Ecuador announced last week that it needs to borrow more than $1.1 billion from international lenders as the country tries to fix its deficit.
The Financial Times reported that one of the loans includes $500 million from a repurchase agreement with U.S.-based Goldman Sachs. The country’s finance ministry said it would pay that loan back at 4.25 percent over three-month Libor to the bank, which is around three percentage points below the market rate for Ecuadorean debt.
In addition, the Inter-American Development Bank will lend Ecuador $237.6 million for social services and $250 million to enable the country to complete construction of a subway system in Quito, according to Reuters. That loan will be returned at 3.28 percent over 25 years. And there will be a $150 million loan from the Development Bank of Latin America to improve the country’s power sector, which will be repaid at 4.28 percent over 12 years.
The loans are an attempt to help Ecuador improve its economy, which has been hurt by a damaging earthquake and low oil prices. As a result, Ecuador has accumulated billions of dollars of debt to China due to loans-for-oil deals.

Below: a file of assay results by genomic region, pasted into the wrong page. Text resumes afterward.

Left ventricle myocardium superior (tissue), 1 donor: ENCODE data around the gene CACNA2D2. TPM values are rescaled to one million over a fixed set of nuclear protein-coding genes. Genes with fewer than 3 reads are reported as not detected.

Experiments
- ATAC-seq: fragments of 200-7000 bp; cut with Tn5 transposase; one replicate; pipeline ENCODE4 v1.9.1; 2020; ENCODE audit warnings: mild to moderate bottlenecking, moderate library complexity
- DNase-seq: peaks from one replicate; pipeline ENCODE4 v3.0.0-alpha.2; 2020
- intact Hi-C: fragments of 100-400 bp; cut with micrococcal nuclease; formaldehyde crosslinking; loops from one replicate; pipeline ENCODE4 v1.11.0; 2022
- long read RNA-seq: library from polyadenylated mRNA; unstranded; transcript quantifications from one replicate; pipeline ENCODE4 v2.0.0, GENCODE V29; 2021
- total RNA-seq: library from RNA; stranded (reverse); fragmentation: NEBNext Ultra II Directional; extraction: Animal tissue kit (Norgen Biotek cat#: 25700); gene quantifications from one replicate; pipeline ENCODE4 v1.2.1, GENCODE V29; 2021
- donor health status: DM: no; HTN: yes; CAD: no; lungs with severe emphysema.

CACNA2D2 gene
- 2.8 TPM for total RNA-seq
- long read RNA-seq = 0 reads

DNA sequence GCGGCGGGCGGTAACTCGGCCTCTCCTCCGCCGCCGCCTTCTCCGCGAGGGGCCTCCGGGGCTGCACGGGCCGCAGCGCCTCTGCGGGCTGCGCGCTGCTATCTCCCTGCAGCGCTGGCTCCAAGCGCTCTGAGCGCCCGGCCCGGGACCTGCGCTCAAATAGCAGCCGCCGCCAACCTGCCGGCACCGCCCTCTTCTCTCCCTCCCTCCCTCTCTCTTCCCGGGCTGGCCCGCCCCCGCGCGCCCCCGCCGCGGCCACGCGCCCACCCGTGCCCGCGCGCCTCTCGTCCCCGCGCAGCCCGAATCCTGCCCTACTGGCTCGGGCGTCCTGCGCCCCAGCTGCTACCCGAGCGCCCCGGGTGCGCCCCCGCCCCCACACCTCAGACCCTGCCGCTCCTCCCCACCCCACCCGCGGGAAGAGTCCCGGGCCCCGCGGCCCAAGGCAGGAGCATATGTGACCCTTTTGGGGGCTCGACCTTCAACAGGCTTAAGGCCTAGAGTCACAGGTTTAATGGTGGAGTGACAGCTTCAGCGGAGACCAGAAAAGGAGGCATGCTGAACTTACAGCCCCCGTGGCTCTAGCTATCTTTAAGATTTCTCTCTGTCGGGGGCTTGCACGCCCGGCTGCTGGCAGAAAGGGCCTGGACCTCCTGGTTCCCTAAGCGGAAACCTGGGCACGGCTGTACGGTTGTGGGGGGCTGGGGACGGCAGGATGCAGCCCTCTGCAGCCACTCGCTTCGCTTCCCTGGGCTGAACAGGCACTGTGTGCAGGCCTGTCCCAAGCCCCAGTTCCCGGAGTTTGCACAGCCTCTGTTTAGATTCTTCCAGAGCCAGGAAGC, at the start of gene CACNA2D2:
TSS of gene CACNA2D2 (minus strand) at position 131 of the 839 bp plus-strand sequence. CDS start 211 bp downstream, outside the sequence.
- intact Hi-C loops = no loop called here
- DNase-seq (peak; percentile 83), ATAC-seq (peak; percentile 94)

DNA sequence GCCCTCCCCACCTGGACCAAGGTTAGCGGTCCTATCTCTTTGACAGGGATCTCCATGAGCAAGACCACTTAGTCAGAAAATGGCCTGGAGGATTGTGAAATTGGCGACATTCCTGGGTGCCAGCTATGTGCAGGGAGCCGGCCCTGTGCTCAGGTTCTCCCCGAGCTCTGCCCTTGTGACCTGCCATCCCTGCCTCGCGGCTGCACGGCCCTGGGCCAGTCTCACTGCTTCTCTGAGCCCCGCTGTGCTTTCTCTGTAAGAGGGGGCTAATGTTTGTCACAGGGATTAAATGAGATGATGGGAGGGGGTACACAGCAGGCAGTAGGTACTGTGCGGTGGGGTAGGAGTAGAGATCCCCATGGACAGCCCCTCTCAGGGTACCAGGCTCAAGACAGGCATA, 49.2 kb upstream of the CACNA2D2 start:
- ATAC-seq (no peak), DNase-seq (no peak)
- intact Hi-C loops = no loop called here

Ecuador isn't the only South American country looking towards oil to help its economy. Late last year, Venezuelan President Nicolas Maduro vowed to back the national cryptocurrency, Petro, with the country’s natural resource reserves.
Maduro showed a document on national television “formalizing the provision of the certified Ayacucho oil field No.1 in the Orinoco Petroleum Belt for the support of El Petro cryptocurrency.” The President went on to say that the field’s reserves amount to five billion barrels of oil.
“Every single Petro will be backed by a barrel of oil,” Maduro said, promising to provide cryptocurrency mining throughout Venezuela. “We will set up a special team of cryptocurrency specialists so they will be engaged in mining in all states and municipalities of our country.”